Linda Lingle (2002 – 2010): Beginning her political career on Molokaʻi, and later as Mayor of Maui County, Lingle was a change from the standard Democratic dominance of Hawaiʻi’s political scene of the late-twentieth century. Describing herself as a “bleeding heart conservative” (a play on “bleeding heart liberal,” and also reflective of George W. Bush-era “compassionate conservativism”), Lingle presided over the 2008 economic crisis, most notable for “Furlough Fridays,” a highly unpopular move. (But in an incredible turn of events, test scores went up!).
Neil Abercrombie (2010-2014): Starting strongly with a surprising rout of former Honolulu Mayor Mufi Hanneman (it wasnʻt even close), long-time US Representative Abercrombie immediately tried to make good with Hawaiians, proposing and signing Act 195, which gave OHA parcels in Kakaʻako Makai. It seems he didn’t adapt well to an executive branch role, as he soon became very unpopular and one of the few one-term Governors, losing in 2010 to the previously-unknown State Senator David Ige. The mood seemed to be “anyone but Abercrombie.”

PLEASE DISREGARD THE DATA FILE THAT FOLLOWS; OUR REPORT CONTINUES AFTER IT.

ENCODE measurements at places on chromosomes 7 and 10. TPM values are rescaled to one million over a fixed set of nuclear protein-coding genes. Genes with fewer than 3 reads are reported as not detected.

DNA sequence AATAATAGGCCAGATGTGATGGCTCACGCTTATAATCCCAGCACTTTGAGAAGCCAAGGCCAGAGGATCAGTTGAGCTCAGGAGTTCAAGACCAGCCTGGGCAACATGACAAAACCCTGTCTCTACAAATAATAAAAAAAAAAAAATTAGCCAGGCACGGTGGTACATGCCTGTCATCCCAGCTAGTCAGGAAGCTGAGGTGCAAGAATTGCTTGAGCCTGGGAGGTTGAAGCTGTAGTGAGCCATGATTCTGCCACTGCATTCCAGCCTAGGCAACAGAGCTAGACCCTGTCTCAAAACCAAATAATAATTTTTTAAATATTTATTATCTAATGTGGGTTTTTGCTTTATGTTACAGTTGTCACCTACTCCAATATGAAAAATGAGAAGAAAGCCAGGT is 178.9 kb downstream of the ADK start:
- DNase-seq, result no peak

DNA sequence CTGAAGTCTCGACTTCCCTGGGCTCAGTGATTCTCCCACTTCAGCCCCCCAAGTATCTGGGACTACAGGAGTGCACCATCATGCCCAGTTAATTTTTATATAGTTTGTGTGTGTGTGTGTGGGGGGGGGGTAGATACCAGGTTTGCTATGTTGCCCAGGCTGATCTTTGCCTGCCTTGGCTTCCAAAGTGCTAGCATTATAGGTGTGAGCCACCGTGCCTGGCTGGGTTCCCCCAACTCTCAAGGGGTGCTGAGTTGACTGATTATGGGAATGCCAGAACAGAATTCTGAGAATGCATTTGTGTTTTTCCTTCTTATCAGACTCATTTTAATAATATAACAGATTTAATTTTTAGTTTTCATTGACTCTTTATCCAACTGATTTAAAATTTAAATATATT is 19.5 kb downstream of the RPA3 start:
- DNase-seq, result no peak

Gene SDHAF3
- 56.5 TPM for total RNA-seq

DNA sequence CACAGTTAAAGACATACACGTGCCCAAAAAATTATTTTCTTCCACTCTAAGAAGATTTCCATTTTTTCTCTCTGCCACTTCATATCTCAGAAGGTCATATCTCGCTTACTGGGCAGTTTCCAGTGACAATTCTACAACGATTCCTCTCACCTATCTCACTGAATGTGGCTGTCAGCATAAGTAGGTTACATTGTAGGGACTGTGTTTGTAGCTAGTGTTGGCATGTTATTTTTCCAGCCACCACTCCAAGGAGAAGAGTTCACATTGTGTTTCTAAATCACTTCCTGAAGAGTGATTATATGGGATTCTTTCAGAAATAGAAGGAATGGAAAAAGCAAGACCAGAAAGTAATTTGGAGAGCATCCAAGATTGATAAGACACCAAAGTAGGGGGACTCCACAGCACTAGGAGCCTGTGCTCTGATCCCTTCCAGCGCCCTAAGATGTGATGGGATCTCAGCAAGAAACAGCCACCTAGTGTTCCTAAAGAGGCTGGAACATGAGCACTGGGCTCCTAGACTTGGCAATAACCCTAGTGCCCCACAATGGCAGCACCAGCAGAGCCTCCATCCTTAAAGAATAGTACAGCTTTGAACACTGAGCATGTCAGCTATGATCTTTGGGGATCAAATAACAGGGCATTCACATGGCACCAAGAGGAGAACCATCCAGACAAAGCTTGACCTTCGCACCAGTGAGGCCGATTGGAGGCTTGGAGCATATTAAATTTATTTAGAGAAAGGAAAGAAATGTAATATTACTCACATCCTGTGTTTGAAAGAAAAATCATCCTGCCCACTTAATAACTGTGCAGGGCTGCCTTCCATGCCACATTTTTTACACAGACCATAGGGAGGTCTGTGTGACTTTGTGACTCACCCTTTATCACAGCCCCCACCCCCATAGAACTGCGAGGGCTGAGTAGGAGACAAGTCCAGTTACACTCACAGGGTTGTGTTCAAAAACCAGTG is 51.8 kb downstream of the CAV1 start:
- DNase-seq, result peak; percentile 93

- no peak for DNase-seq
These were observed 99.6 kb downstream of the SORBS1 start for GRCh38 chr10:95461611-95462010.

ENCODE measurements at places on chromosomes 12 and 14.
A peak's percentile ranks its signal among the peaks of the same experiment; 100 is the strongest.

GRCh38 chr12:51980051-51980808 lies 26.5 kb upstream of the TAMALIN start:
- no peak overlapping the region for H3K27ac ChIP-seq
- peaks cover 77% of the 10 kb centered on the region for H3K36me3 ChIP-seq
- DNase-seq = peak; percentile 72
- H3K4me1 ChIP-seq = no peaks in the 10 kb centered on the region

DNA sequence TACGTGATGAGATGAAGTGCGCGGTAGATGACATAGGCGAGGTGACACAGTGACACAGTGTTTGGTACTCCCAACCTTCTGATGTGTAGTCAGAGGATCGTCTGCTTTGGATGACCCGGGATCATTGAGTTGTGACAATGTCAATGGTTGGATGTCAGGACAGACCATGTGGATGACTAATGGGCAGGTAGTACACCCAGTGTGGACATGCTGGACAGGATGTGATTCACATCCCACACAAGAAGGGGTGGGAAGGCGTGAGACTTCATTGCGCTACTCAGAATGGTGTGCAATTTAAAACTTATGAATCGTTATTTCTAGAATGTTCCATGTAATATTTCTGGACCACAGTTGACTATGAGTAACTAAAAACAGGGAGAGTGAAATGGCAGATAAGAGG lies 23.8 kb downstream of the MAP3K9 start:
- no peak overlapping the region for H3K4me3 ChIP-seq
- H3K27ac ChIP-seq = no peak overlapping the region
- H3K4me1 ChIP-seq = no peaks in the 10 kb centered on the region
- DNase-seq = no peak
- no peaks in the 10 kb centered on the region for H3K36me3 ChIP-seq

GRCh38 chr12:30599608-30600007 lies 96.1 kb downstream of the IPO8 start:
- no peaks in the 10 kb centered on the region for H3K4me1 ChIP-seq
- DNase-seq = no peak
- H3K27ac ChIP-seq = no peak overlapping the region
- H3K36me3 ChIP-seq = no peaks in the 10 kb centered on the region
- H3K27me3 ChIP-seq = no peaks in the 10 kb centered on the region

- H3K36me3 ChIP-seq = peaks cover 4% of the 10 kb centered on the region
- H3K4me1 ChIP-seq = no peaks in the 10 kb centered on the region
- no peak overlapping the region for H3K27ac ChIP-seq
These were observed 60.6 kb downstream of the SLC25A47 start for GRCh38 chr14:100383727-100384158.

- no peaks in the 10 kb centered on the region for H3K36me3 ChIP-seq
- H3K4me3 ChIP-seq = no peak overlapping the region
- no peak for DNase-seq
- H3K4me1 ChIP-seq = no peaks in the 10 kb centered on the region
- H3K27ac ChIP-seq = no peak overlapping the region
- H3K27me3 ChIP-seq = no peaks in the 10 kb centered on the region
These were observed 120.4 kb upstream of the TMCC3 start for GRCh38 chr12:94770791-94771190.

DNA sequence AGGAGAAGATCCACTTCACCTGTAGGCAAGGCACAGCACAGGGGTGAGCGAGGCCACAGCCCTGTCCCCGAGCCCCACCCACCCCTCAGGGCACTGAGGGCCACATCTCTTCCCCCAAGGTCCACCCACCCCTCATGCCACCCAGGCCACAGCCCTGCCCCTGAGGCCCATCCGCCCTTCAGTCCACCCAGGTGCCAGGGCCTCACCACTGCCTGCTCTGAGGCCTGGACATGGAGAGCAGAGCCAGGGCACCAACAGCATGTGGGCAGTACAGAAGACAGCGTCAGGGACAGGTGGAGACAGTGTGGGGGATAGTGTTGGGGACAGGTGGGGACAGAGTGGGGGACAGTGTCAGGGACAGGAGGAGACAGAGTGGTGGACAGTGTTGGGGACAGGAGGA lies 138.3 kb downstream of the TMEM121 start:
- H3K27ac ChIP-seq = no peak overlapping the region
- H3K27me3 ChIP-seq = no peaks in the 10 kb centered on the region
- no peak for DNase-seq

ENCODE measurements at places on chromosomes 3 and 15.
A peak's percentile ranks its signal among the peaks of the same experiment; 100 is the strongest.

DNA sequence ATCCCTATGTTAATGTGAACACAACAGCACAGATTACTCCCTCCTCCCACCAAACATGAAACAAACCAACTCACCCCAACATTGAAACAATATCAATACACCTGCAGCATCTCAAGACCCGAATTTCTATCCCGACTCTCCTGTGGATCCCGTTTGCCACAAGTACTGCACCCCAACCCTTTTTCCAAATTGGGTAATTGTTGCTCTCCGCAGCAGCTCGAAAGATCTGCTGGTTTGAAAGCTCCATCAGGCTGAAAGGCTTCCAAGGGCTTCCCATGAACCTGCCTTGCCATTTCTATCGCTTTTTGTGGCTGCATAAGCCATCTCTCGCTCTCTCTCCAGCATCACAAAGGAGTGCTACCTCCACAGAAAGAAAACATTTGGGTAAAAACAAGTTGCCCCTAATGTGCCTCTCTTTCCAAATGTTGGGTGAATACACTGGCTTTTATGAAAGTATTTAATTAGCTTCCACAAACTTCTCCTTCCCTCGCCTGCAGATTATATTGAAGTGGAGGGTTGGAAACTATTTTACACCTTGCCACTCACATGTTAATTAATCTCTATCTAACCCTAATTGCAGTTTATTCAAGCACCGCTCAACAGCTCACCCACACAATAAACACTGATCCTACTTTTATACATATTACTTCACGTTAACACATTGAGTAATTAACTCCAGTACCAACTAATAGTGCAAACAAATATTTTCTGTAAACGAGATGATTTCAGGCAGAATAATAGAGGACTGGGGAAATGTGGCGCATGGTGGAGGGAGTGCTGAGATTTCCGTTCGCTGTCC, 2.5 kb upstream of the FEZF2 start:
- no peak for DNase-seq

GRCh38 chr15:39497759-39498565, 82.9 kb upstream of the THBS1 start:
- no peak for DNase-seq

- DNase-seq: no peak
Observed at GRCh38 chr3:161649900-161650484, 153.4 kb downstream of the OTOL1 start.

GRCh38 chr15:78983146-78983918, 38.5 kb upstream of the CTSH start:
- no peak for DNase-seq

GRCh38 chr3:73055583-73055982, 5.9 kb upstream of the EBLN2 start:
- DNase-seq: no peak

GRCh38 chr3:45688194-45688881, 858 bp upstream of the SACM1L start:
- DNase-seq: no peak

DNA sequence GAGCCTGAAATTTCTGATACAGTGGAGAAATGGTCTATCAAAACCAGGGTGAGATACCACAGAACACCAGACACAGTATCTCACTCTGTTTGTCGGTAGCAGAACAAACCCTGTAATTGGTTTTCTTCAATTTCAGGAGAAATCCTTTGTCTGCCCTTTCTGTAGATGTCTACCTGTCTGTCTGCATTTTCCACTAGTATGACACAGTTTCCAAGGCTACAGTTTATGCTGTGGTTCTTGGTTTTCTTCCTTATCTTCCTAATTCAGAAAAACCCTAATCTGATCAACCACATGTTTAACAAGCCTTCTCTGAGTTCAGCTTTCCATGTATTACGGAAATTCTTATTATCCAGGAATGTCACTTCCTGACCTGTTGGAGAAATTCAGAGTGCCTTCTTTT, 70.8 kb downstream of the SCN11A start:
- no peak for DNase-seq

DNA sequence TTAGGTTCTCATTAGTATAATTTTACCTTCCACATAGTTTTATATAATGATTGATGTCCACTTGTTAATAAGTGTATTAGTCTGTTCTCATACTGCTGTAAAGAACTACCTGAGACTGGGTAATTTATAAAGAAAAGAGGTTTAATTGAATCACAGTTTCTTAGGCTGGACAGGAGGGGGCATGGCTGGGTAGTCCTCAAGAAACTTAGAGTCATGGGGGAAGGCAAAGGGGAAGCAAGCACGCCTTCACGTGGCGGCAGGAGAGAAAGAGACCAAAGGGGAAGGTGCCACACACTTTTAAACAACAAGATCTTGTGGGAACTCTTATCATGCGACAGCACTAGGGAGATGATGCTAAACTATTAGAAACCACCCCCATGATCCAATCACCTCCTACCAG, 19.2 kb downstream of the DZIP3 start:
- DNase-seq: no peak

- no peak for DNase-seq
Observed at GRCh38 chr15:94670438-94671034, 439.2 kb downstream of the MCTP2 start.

David Ige (2014-Present): Ige almost became a one-term Governor when during the missile scare he lost his Twitter password and “let” Hawaiʻi residents rush around in fear for 38 minutes. (Opponent Colleen Hanabusa said that her husband was driving over 100 miles an hour on the freeway to get to their family members). Ige was indeed trailing to Hanabusa as the election approached. But by the 2018 election, however, the polls narrowed and Ige won a second term. I wrote about the period for my Political Science students:
The year 2018 in Hawaiʻi may well be remembered as the year of disasters. Residents awoke on January 13th to receive a message on their phones warning of an incoming ballistic missle, presumably from North Korea. It took 38 minutes for the all-clear message to be sent out by Governor David Ige. This rattled the community and became a major issue in the Gubernatorial race; US Representative Colleen Hanabusa said in the media that her husband was driving 100 mph during the missile alert trying to reach their family, and her ads stated that the alert was prolonged for 35 minutes because Ige could not remember his Twitter password. Hanabusa held a large lead in March 2018, but this slowly shrunk and on election night in August, Ige won by a comfortable margin. This set up a contest between Ige and Republican nominee Andria Tupola. But as former Republican State Senator Sam Slom said on the night of the Primary, “today is the election.” The same held true in races across the state, where incumbents tended to hold on to their seats. On the same program analyzing the election, Former Governor John Waiheʻe said that Republicans were “eating their young,” i.e., running otherwise talented candidates (like Tupola, who should have run for State Senate, not the Governoship) in races they are guaranteed to lose. Tupola is not seen to have a chance against Ige.